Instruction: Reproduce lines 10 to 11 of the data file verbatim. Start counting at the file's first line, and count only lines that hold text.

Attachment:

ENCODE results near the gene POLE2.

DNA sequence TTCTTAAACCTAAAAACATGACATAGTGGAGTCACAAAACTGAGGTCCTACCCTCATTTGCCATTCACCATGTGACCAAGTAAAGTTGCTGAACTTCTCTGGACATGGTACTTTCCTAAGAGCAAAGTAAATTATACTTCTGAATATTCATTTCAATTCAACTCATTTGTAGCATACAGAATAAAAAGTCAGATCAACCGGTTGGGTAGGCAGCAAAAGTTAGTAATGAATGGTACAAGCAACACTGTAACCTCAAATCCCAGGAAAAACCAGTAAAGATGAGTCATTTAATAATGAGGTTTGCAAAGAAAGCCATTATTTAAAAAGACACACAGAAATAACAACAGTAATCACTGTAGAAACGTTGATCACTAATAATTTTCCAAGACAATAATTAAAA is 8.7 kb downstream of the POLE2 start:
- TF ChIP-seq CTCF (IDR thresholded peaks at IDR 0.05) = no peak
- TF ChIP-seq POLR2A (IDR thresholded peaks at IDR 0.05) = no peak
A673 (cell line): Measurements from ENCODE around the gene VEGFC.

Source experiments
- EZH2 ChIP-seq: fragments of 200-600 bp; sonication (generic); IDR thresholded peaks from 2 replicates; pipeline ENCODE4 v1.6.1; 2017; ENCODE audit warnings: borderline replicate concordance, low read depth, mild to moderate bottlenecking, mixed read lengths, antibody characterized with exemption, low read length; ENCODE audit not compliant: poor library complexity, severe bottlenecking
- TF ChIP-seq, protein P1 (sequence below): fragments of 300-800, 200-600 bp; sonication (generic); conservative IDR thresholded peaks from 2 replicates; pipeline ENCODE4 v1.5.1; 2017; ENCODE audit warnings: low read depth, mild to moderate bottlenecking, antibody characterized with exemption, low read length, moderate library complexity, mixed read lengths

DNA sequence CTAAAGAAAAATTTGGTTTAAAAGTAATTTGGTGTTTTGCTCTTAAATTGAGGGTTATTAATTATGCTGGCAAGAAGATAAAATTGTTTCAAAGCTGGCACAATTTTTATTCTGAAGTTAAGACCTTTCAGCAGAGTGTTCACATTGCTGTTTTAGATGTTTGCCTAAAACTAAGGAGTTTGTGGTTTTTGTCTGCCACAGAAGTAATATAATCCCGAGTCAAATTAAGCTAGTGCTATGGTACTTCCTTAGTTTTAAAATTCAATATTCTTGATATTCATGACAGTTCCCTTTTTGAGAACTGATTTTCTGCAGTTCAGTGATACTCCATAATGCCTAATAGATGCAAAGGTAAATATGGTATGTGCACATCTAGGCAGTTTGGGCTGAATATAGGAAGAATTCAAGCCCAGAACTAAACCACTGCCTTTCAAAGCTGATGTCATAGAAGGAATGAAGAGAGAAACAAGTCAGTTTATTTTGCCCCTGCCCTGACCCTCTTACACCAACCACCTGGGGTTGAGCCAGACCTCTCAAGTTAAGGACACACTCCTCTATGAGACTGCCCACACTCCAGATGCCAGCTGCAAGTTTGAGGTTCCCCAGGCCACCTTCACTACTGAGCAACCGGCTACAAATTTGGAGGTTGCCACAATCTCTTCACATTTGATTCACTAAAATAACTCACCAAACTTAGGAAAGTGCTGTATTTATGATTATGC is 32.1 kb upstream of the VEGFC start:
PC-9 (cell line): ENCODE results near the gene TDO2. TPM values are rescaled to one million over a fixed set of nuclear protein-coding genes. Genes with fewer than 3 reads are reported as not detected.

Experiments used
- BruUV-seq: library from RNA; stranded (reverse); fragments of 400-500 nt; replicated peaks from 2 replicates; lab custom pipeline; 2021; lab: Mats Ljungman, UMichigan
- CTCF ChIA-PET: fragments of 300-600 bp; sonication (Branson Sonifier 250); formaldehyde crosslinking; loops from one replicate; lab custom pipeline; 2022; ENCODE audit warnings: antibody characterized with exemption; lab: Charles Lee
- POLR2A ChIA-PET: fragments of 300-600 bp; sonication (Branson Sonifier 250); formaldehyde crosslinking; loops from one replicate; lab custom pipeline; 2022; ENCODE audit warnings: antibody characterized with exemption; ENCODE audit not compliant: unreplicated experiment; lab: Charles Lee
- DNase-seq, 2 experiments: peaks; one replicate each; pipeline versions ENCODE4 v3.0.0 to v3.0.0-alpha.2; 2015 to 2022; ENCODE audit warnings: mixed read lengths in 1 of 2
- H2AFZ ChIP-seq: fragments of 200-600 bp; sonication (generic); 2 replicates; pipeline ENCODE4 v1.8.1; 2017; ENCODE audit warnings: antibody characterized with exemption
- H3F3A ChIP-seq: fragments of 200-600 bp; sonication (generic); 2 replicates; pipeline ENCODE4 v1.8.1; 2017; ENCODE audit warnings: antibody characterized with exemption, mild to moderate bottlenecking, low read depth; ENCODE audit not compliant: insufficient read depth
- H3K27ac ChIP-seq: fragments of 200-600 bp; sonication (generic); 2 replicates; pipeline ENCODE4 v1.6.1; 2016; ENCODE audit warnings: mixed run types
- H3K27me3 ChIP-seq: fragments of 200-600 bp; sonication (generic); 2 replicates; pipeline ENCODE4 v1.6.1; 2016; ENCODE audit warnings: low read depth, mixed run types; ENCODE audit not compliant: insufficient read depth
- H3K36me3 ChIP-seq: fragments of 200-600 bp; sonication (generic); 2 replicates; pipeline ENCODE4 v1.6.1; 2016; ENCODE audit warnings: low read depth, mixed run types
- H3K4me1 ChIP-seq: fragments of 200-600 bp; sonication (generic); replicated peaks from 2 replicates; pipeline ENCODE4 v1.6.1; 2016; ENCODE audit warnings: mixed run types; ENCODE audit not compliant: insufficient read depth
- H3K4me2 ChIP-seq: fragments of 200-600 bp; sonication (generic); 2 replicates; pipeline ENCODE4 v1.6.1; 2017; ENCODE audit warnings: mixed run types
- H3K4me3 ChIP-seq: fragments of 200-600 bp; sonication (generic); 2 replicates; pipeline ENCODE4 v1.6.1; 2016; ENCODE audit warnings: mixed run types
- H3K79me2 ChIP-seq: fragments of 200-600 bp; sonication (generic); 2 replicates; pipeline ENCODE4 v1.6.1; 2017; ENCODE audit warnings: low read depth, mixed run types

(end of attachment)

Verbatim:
PC-9 (cell line): ENCODE results near the gene TDO2. TPM values are rescaled to one million over a fixed set of nuclear protein-coding genes. Genes with fewer than 3 reads are reported as not detected.

Experiments used